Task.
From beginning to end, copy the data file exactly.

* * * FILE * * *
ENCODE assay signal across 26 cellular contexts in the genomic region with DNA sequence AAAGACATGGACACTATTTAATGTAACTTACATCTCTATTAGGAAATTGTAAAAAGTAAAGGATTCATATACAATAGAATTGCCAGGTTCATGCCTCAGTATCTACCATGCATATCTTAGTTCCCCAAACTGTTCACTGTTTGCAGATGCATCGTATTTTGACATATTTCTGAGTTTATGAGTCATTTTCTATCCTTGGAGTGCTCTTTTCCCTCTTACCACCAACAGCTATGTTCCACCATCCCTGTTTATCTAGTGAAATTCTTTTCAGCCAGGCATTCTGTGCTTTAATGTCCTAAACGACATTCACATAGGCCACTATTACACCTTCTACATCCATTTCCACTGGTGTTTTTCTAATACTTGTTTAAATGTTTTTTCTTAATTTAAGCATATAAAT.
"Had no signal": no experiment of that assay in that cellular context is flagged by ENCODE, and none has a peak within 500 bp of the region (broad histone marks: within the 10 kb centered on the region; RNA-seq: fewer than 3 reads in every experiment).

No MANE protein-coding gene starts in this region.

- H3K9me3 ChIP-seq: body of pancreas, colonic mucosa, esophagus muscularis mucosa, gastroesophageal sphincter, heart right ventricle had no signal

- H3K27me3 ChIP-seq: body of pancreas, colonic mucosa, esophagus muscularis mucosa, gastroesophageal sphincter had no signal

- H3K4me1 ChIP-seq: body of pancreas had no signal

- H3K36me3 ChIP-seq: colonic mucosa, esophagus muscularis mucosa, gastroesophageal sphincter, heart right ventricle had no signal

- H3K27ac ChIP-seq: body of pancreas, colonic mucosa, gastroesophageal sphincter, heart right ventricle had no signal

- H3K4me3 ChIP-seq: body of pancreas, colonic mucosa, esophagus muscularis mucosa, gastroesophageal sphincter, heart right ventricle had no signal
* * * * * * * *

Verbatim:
ENCODE assay signal across 26 cellular contexts in the genomic region with DNA sequence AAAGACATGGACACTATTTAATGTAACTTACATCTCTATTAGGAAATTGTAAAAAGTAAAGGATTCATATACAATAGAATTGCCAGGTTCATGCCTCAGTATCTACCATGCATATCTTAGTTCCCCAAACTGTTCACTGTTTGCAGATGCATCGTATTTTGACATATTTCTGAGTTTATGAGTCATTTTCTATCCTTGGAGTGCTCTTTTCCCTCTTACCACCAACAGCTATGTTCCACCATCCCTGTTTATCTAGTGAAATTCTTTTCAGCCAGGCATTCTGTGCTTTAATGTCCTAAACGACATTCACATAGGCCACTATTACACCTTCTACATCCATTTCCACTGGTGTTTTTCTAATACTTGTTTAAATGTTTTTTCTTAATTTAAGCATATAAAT.
"Had no signal": no experiment of that assay in that cellular context is flagged by ENCODE, and none has a peak within 500 bp of the region (broad histone marks: within the 10 kb centered on the region; RNA-seq: fewer than 3 reads in every experiment).

No MANE protein-coding gene starts in this region.

- H3K9me3 ChIP-seq: body of pancreas, colonic mucosa, esophagus muscularis mucosa, gastroesophageal sphincter, heart right ventricle had no signal

- H3K27me3 ChIP-seq: body of pancreas, colonic mucosa, esophagus muscularis mucosa, gastroesophageal sphincter had no signal

- H3K4me1 ChIP-seq: body of pancreas had no signal

- H3K36me3 ChIP-seq: colonic mucosa, esophagus muscularis mucosa, gastroesophageal sphincter, heart right ventricle had no signal

- H3K27ac ChIP-seq: body of pancreas, colonic mucosa, gastroesophageal sphincter, heart right ventricle had no signal

- H3K4me3 ChIP-seq: body of pancreas, colonic mucosa, esophagus muscularis mucosa, gastroesophageal sphincter, heart right ventricle had no signal